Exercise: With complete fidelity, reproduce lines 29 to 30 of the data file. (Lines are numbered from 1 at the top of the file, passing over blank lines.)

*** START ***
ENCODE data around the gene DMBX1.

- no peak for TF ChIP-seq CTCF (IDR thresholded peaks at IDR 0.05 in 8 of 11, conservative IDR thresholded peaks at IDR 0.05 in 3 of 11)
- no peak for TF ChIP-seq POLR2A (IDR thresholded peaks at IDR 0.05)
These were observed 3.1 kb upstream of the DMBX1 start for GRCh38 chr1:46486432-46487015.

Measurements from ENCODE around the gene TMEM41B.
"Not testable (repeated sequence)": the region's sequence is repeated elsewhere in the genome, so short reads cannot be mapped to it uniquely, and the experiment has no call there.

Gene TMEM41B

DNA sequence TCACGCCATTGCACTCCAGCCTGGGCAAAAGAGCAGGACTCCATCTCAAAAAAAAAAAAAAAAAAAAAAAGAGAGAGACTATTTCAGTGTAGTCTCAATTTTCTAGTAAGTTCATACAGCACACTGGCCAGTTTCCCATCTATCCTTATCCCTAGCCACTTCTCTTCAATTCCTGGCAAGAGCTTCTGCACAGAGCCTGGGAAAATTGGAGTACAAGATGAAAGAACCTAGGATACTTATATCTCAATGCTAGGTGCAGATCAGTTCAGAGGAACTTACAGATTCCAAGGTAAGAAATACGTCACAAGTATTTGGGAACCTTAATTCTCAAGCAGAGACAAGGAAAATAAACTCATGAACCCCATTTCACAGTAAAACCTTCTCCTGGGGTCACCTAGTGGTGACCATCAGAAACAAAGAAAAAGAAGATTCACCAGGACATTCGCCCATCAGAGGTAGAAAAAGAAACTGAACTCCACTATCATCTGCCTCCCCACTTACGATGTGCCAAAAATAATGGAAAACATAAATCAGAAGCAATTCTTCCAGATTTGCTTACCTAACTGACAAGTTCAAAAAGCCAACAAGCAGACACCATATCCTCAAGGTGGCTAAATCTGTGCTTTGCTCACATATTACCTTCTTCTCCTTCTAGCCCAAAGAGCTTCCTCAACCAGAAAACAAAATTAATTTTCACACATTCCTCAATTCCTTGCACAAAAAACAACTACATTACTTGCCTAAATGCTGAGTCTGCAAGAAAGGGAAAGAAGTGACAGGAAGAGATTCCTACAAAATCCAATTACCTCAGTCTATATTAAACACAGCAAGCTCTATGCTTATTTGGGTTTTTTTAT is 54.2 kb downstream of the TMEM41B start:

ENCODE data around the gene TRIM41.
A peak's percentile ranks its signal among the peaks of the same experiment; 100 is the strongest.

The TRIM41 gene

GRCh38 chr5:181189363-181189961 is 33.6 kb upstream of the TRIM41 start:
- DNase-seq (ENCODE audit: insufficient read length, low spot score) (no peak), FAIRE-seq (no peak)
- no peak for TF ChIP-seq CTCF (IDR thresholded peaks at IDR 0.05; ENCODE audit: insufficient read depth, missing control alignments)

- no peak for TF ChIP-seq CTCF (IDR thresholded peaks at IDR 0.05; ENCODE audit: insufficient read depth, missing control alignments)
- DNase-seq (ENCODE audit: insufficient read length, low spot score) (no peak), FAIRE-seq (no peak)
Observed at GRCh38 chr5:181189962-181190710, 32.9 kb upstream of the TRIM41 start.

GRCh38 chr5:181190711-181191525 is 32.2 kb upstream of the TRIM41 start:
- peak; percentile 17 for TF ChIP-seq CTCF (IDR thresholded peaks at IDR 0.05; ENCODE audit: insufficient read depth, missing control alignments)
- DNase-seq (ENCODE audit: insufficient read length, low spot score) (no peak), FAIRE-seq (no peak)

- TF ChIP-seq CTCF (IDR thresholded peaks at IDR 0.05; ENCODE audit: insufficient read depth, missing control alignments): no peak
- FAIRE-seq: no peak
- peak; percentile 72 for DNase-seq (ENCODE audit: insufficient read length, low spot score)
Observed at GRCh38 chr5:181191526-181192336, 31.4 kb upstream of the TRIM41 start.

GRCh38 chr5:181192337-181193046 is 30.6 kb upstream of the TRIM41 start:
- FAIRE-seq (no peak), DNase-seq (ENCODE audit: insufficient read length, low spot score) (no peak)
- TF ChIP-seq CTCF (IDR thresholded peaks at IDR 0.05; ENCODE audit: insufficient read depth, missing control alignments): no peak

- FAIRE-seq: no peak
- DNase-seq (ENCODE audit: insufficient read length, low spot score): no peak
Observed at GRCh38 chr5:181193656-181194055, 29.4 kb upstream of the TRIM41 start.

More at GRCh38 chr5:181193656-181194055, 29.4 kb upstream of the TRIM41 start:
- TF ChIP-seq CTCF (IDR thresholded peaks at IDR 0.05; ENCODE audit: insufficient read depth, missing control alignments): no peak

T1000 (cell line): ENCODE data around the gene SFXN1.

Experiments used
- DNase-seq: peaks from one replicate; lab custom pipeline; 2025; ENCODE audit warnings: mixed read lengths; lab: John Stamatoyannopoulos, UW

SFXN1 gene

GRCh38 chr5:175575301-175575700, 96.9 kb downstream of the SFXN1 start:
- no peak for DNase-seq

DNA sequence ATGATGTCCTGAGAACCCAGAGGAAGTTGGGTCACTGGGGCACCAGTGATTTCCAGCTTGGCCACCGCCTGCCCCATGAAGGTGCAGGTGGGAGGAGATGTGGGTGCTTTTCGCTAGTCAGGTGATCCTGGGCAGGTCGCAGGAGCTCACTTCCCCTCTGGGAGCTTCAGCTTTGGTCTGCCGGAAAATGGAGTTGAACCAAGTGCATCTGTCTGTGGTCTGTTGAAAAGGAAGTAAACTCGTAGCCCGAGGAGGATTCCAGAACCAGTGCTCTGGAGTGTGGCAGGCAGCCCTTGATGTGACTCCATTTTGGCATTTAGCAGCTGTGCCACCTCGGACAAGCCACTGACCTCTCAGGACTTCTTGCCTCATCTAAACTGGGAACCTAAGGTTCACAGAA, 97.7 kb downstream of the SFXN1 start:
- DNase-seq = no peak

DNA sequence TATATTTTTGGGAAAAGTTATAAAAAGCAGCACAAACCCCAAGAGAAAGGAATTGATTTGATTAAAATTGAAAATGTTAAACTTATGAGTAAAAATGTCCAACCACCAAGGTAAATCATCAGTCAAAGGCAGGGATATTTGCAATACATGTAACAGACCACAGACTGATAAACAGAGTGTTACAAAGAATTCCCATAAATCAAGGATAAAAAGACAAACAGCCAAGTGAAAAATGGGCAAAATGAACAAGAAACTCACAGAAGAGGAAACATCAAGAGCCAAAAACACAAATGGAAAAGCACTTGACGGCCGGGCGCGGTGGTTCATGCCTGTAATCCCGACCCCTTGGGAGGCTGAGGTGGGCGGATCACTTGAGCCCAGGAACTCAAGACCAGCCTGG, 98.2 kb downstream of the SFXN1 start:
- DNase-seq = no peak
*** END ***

- DNase-seq (ENCODE audit: insufficient read length, low spot score): no peak
Observed at GRCh38 chr5:181193656-181194055, 29.4 kb upstream of the TRIM41 start.